Study Title:

Flu Vaccines Can Make Inflammation Worse

Study Abstract

We assessed association between prior cytomegalovirus (CMV) infection, proinflammatory status and effectiveness of the anti-influenza vaccination. We examined 154 individuals during the epidemic season dividing them according to the age, response to the vaccine and the Senieur Protocol (SP). The anti-hemagglutinins (HI), tumour necrosis factor alpha (TNFalpha), interleukin (IL) 1beta, IL6, IL10, ACTH/cortisol axis, anti-CMV antibodies and CD28+CD57- lymphocytes were assessed. Non-responders of both ages we characterised by higher levels of anti-CMV IgG and higher percentages of CD57+CD28- lymphocytes (known to be associated with CMV carrier status) together with increased concentrations of TNFalpha and IL6 and decreased levels of cortisol. The anti-influenza vaccine induced increase in TNFalpha and IL10 in the all non-responders, while cortisol increased only in the young. Concluding, CMV carrier status eliciting elevated proinflammatory potential could contribute to unresponsiveness to the anti-influenza vaccine.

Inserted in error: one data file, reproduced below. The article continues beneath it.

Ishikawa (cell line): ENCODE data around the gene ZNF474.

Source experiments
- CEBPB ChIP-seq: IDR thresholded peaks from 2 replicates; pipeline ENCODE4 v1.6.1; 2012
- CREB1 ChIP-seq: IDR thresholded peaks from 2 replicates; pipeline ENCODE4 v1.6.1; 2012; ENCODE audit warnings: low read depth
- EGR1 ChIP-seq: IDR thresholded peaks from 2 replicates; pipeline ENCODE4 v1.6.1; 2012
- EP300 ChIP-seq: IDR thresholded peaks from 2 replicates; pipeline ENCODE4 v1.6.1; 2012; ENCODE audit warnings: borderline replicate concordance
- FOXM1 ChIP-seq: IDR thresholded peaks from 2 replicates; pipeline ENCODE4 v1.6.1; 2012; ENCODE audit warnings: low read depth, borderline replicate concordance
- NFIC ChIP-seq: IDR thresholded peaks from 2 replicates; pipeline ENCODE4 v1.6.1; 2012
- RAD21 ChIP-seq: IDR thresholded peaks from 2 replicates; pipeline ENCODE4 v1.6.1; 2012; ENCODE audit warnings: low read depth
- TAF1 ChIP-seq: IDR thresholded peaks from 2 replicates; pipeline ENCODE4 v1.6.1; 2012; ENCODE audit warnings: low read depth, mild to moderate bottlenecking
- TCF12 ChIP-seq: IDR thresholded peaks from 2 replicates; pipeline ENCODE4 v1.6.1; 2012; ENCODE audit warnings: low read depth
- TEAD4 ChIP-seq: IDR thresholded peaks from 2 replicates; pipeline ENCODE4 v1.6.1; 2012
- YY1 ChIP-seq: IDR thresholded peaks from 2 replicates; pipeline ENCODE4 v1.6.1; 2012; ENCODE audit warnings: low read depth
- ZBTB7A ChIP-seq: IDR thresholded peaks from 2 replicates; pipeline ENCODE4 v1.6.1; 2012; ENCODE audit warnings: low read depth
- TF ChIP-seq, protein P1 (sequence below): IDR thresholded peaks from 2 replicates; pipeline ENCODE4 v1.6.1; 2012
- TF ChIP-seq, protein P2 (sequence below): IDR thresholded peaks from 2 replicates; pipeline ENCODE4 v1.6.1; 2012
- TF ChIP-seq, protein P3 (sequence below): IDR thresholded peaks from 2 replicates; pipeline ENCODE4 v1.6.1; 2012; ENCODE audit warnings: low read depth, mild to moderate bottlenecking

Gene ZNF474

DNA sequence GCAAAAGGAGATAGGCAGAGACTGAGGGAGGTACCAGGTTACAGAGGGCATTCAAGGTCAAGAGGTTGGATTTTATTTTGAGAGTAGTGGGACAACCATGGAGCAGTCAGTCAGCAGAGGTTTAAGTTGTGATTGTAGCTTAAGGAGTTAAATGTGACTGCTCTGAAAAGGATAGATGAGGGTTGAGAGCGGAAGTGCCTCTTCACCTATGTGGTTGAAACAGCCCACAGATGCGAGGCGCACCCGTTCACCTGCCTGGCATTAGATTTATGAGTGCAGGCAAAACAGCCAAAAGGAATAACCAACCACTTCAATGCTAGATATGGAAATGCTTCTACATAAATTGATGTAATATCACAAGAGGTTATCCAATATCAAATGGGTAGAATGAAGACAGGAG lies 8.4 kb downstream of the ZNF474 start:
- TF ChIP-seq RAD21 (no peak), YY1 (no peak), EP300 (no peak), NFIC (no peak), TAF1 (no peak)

Study Information

Trzonkowski P, Mysliwska J, Szmit E, Wieckiewicz J, Lukaszuk K, Brydak LB, Machala M, Mysliwski A.
Association between cytomegalovirus infection, enhanced proinflammatory response and low level of anti-hemagglutinins during the anti-influenza vaccination.
2003 September
Department of Histology and Immunology, Medical University of Gdansk, Ul. Debinki 1, 80-211 Gdansk, Poland.

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